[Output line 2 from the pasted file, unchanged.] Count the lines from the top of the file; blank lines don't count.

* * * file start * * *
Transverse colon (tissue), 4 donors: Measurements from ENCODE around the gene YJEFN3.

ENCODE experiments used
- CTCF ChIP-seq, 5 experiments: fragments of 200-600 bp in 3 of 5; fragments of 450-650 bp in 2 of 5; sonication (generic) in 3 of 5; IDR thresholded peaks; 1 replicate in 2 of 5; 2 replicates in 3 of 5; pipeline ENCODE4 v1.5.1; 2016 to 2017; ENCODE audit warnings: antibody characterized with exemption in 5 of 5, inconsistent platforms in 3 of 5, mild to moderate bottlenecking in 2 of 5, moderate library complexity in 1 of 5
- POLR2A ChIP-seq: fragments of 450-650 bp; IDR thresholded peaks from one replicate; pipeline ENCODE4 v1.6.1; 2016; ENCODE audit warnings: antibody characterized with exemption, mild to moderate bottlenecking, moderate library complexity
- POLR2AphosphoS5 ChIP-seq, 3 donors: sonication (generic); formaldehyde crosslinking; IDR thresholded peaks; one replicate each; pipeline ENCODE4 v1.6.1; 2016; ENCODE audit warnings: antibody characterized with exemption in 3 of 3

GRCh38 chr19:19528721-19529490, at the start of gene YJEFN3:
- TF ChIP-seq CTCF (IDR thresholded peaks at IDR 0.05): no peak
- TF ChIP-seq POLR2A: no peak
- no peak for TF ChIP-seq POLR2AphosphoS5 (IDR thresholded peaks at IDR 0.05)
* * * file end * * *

ENCODE experiments used